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Sorting Out the Value of New Art Forms
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Derek Matravers

The APA Newsletter on Philosophy and Computers and the ASA Newsletter have worked together to publish a series of joint special issues on the influence of computers on art, a project started by Ewa Bogusz-Boltuc. This issue, and the Winter 2010 issue, of both Newsletters will be based in part around Dom Lopes’ upcoming book, A Philosophy of Computer Art, and reflects the recent interest in computer art more generally.

In his forthcoming book on computer art, Dominic Lopes writes that ‘few generations in all of human history have been lucky enough to witness the birth of a new art form’. We are that lucky, of course, and that form is computer art. Lopes defines computer art works (Computer Art Forms) as follows:

CAF: an item is a computer art work just in case (1) it’s art, (2) it’s made by computer, (3) it’s interactive, and (4) it’s interactive because it’s made by computer.
In an illuminating journey, he then explores various ramifications of this definition, including what he calls ‘the value question’: What is the value of computer art works? This is intriguing ground because there is a view, among many, that computer art forms are not valuable. This could, of course, be simply a conservative resistance to change, or it could be grounded in solid argument. Lopes gallantly grants his opponents the more respectable position, and considers four arguments to the effect that computer art is not of value. He finds all of these wanting, and thus concludes that computer art is not in principle valueless, but rather – like all art – needs to be considered on a case-by-case basis.

Lopes’ argument focuses on the whether computer art, as he defines it, is such as to block works in the medium being of value. In this short paper I would like to take a slightly broader view than those represented in the four arguments he considers. There are two reasons for doing so. The first is that I have a hunch that this broader view is, in part, what underlies the intuition (if one has that intuition) that computer art cannot be valuable. The second is that it throws some light on the question (also considered by Lopes) as to whether computer art is genuinely a new art form, or merely a vehicle for presenting works in traditional art forms. The problem is not to do with the computer aspect of computer art, but simply to do with it being a new art form.

The argument is this. Objects that consist of paint smeared over stretched canvas can, in our tradition, be vehicles for meaning. Is there something about this type of object that made it inevitable that it should play this role, or is it a matter of historical contingency? Richard Wollheim calls this ‘the bricoleur problem’ (Wollheim 1980: sec. 22, 23, 63). There are certainly some qualities of the matter of paintings that make it suitable for the task: it is fairly stable, it endures, it is not consumed during appreciation and so forth. However, more is needed if we are to throw light on the fact that paintings are vehicles for meaning: namely, that we are able to place this painting in the context of other, previous, paintings.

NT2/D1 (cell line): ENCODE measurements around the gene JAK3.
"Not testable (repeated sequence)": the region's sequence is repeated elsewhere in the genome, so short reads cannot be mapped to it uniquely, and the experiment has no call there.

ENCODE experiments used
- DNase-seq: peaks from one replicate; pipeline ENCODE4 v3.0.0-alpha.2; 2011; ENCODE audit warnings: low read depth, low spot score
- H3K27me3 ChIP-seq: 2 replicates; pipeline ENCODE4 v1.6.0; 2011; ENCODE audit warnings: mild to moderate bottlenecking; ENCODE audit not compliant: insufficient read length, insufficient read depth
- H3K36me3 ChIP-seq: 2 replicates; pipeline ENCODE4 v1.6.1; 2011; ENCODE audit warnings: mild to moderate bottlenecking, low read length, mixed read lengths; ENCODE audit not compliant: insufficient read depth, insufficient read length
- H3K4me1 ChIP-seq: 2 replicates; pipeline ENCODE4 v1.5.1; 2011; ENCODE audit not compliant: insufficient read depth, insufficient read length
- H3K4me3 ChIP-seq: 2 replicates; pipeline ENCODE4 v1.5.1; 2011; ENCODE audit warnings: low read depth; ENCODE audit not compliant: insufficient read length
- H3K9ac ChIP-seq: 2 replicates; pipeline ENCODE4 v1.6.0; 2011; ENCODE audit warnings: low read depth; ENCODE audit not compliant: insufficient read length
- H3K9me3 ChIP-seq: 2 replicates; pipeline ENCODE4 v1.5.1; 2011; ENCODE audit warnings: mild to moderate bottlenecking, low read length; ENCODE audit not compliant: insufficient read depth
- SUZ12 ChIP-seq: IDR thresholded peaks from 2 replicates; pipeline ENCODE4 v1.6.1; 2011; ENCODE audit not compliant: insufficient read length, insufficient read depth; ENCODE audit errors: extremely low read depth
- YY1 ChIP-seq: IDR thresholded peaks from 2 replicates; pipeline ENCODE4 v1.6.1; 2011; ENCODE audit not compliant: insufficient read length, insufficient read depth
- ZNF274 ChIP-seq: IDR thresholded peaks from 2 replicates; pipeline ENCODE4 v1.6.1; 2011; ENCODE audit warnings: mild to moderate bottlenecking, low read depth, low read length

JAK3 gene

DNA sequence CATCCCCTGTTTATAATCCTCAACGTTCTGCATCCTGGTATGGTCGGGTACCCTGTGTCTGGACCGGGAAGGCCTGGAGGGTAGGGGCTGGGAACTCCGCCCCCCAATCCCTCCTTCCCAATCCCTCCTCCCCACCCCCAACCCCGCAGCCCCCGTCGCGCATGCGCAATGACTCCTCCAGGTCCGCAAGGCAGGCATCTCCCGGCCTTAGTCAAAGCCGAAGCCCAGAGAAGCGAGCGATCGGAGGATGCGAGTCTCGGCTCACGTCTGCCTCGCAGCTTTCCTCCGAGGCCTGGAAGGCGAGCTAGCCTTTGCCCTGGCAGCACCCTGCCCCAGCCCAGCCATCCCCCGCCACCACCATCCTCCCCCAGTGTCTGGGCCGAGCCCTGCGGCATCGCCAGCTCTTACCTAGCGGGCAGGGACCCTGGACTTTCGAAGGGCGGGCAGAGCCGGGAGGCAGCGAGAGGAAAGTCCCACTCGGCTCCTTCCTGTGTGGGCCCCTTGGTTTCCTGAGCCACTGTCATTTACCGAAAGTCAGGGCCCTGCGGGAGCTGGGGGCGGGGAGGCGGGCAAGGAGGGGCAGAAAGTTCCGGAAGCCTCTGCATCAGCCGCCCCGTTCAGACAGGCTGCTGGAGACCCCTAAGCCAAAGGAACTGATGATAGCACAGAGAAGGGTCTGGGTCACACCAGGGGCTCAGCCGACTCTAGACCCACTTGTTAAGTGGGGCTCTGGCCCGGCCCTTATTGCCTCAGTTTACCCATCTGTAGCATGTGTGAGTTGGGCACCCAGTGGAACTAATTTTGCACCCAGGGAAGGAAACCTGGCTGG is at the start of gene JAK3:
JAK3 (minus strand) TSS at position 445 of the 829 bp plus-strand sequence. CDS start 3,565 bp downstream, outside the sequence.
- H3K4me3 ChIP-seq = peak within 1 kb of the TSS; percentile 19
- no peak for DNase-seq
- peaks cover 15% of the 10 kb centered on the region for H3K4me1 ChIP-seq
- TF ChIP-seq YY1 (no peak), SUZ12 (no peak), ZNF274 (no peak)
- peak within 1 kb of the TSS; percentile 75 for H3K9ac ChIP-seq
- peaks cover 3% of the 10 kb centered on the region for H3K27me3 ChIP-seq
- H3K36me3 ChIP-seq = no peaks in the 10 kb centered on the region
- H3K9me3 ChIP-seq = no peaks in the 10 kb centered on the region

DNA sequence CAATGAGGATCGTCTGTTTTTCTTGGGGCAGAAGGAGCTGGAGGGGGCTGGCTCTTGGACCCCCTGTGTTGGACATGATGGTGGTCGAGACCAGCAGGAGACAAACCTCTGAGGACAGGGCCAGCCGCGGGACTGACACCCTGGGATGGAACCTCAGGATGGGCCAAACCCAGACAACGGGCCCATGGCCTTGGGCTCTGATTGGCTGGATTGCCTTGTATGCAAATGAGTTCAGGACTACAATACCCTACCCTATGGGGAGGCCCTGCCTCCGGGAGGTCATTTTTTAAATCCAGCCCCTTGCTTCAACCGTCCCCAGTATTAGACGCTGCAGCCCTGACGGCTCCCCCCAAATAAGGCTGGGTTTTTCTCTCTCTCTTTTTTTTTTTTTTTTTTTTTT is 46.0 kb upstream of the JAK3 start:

There are both more specific and less specific versions of this argument. The more specific is famously associated with Ernst Gombrich. Our understanding of Mondrian’s Broadway Boogie-Woogie is informed by it being the case that ‘the name Mondrian conjures up the expectation of severity, of an art of straight lines and a few primary colours in carefully balanced rectangles’. This being so, ‘the boogie-woogie picture gives indeed the impression of gay abandon’. However, were we to believe the picture were by Severini – ‘who is known for his futuristic paintings that try to capture the rhythm of dance music in works of brilliant chaos’ – our understanding would be very different (Gombrich 1977: 313). Thus the question of which oeuvre we should use as a background is going to arise for any individual work of computer art.

The question itself does not seem unanswerable. If the work is one in a number by the same artist, we can use that artist’s oeuvre as a background for comparison. The oeuvre might be limited, which might detract from the content of the work, but some oeuvre (not matter how limited) will help. Alternatively, one might look to the genre of computer art as a background. Within this background, some works will be relatively dynamic, some relatively static and so on.

The more interesting issue is why computer art (considered as computer art – I will from henceforth take this qualification as given) is meaningful. Which of Lopes’ clauses allows meaningfulness in? The two places are either (1), or (2) and (3). I shall take the last of these first as it is clearly the more interesting. Why should our interactivity with a computer, which is grounded in the work being made by a computer, make that interactivity meaningful (as opposed to simply being interactivity)? The broader argument is that what makes an interactive sequence meaningful is its historical context.

Let me consider one of the pieces of work described in Lopes’ book:
Scott Snibbe, Boundary Functions, 1998. When you and your companion step onto a slightly raised platform, a line is projected onto the floor halfway between you. As more people join in, more lines are drawn, creating an irregular tiled pattern. Try as you might – and some children who have just stepped in are trying very hard – you cannot step outside your boundary. Someone remarks that Boundary Functions was the title of the doctoral thesis of Theodore Kaczynski, the Unabomber.